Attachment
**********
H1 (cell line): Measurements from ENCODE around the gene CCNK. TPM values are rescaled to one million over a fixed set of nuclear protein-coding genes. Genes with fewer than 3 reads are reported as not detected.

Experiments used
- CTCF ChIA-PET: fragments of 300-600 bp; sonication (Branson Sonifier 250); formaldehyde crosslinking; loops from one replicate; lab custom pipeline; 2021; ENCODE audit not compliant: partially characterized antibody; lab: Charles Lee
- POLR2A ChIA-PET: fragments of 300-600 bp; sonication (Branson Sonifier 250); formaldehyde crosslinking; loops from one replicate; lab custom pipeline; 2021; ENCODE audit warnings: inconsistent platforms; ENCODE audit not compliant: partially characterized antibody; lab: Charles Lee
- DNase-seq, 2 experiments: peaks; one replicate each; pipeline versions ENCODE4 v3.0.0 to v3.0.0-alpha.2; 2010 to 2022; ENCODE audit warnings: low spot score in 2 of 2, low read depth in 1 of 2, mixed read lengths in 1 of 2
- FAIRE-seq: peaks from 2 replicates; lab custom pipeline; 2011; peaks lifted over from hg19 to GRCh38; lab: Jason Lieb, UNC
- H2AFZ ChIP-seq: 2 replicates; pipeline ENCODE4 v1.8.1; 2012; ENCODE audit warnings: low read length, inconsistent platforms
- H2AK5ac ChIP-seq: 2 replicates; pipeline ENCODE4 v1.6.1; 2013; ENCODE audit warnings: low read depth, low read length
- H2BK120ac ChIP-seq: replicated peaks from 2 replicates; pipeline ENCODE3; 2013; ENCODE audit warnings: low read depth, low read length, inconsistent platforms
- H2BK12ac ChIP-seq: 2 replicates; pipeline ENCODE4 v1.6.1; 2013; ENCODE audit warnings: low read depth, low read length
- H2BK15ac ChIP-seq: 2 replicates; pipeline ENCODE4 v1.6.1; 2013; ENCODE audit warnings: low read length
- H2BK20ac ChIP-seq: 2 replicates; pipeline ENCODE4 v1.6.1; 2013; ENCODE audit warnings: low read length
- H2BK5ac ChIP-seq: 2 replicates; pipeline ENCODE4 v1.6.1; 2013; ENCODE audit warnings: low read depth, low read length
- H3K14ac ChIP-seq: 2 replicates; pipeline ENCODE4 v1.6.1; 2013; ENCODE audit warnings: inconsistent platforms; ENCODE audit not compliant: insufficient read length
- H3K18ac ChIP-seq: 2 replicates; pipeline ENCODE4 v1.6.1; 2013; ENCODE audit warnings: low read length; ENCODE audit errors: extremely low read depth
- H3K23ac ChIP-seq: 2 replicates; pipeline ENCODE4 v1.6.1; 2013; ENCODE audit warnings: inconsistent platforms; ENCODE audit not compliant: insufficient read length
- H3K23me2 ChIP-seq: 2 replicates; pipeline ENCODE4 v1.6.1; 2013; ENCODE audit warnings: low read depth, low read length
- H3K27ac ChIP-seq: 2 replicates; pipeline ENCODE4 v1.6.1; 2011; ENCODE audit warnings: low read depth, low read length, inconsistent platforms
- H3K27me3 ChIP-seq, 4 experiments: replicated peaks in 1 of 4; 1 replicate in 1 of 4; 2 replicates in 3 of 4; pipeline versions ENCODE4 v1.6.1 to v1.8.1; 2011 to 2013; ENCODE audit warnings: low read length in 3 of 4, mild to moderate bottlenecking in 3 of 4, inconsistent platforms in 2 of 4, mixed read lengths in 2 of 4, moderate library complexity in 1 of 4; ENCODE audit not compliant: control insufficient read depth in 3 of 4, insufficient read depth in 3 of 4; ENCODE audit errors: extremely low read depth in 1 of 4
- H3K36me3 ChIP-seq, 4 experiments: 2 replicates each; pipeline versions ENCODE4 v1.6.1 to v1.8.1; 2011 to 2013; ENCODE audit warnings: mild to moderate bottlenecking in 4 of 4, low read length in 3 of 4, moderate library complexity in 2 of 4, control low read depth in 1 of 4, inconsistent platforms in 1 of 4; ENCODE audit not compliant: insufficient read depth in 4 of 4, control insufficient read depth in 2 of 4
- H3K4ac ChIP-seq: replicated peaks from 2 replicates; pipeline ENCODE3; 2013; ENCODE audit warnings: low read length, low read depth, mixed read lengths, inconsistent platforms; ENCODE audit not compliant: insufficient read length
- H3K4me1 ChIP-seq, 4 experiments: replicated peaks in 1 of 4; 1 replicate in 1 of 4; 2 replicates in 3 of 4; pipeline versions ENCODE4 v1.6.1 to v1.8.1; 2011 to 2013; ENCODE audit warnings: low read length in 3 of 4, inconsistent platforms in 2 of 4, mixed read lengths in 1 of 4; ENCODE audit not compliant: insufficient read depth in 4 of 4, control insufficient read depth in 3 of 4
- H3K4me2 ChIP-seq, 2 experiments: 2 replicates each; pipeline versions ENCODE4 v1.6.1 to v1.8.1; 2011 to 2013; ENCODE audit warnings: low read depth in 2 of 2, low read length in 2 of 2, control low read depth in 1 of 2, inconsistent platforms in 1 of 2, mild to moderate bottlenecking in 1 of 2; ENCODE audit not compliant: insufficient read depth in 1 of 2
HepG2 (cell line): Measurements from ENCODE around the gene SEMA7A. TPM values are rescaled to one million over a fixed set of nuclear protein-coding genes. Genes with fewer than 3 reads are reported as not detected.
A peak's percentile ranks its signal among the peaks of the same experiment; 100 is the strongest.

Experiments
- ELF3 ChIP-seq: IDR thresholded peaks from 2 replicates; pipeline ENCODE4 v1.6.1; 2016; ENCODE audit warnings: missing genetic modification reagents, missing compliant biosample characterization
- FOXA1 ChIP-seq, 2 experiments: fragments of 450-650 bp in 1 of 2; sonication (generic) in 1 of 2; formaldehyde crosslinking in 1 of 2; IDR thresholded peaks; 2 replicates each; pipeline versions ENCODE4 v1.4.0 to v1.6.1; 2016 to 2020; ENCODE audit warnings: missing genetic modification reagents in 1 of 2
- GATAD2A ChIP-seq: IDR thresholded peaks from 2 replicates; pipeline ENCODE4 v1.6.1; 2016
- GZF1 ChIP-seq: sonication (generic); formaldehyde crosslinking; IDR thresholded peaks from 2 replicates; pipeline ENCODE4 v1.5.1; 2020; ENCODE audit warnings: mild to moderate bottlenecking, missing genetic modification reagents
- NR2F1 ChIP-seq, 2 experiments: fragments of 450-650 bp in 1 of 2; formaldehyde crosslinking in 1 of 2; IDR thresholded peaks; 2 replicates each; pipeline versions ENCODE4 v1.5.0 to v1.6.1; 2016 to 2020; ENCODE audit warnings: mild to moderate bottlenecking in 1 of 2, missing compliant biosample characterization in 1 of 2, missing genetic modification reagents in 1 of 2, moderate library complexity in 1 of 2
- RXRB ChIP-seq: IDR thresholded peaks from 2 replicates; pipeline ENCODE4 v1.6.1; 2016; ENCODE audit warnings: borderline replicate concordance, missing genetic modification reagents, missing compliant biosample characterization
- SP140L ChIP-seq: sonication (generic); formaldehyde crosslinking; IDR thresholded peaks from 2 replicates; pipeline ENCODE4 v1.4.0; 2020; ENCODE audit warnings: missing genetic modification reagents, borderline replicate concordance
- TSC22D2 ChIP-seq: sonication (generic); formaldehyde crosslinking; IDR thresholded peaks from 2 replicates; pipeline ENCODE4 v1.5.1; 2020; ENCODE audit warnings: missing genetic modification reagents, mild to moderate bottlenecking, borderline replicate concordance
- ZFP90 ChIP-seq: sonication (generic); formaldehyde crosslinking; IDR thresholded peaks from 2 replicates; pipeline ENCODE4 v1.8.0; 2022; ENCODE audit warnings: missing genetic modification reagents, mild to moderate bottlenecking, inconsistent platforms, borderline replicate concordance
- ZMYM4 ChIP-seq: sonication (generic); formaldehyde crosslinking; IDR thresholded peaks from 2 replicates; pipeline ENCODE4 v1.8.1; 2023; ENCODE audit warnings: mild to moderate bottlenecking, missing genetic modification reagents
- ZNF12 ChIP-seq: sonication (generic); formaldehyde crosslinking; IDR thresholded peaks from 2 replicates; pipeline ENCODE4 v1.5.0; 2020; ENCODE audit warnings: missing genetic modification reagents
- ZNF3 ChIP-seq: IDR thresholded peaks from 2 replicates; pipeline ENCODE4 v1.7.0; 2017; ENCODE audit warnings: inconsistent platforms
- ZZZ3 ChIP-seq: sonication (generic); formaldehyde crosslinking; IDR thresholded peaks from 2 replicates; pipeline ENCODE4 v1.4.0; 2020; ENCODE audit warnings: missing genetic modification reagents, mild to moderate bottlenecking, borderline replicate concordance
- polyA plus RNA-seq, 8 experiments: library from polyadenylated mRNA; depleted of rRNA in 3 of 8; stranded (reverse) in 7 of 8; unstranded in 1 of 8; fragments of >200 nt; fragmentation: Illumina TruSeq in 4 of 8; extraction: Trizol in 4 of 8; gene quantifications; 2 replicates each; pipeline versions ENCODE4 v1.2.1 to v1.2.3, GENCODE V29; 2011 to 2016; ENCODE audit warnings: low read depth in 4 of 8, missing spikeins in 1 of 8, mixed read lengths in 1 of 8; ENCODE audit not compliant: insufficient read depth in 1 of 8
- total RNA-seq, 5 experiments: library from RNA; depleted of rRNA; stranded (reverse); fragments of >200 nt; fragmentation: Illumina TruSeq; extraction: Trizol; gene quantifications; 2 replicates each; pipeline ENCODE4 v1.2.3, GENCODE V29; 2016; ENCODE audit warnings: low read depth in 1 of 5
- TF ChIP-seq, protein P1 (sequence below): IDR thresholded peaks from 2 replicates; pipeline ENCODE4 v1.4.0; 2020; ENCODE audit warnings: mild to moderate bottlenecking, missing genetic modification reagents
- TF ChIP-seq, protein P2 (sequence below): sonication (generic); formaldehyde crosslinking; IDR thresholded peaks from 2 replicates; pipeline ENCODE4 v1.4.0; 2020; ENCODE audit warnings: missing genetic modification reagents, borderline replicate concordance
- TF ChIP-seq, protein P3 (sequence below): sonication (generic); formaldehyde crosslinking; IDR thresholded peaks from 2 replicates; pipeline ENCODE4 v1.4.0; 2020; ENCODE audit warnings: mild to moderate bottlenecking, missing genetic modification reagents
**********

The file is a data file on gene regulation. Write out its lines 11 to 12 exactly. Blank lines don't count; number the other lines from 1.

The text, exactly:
- H2BK15ac ChIP-seq: 2 replicates; pipeline ENCODE4 v1.6.1; 2013; ENCODE audit warnings: low read length
- H2BK20ac ChIP-seq: 2 replicates; pipeline ENCODE4 v1.6.1; 2013; ENCODE audit warnings: low read length